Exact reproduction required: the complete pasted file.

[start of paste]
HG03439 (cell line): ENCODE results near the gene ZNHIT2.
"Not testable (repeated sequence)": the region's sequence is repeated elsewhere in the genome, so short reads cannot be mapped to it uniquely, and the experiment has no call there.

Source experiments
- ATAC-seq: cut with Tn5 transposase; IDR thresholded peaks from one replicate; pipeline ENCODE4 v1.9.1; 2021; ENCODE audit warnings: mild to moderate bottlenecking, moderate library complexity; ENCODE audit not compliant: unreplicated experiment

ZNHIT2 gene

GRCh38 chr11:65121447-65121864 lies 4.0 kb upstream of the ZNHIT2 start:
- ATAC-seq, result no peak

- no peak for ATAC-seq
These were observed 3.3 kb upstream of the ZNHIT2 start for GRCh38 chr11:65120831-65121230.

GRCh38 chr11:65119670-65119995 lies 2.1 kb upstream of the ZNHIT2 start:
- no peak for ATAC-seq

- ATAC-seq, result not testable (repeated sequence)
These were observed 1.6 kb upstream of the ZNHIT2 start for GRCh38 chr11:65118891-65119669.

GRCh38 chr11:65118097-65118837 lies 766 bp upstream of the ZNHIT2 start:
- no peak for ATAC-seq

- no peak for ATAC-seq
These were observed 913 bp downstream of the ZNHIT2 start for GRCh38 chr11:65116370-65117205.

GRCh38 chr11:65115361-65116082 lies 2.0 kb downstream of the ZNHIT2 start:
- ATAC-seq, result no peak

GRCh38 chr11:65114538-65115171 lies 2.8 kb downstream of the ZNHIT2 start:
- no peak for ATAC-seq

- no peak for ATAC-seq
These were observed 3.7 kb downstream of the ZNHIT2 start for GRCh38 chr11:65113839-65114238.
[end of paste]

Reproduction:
HG03439 (cell line): ENCODE results near the gene ZNHIT2.
"Not testable (repeated sequence)": the region's sequence is repeated elsewhere in the genome, so short reads cannot be mapped to it uniquely, and the experiment has no call there.

Source experiments
- ATAC-seq: cut with Tn5 transposase; IDR thresholded peaks from one replicate; pipeline ENCODE4 v1.9.1; 2021; ENCODE audit warnings: mild to moderate bottlenecking, moderate library complexity; ENCODE audit not compliant: unreplicated experiment

ZNHIT2 gene

GRCh38 chr11:65121447-65121864 lies 4.0 kb upstream of the ZNHIT2 start:
- ATAC-seq, result no peak

- no peak for ATAC-seq
These were observed 3.3 kb upstream of the ZNHIT2 start for GRCh38 chr11:65120831-65121230.

GRCh38 chr11:65119670-65119995 lies 2.1 kb upstream of the ZNHIT2 start:
- no peak for ATAC-seq

- ATAC-seq, result not testable (repeated sequence)
These were observed 1.6 kb upstream of the ZNHIT2 start for GRCh38 chr11:65118891-65119669.

GRCh38 chr11:65118097-65118837 lies 766 bp upstream of the ZNHIT2 start:
- no peak for ATAC-seq

- no peak for ATAC-seq
These were observed 913 bp downstream of the ZNHIT2 start for GRCh38 chr11:65116370-65117205.

GRCh38 chr11:65115361-65116082 lies 2.0 kb downstream of the ZNHIT2 start:
- ATAC-seq, result no peak

GRCh38 chr11:65114538-65115171 lies 2.8 kb downstream of the ZNHIT2 start:
- no peak for ATAC-seq

- no peak for ATAC-seq
These were observed 3.7 kb downstream of the ZNHIT2 start for GRCh38 chr11:65113839-65114238.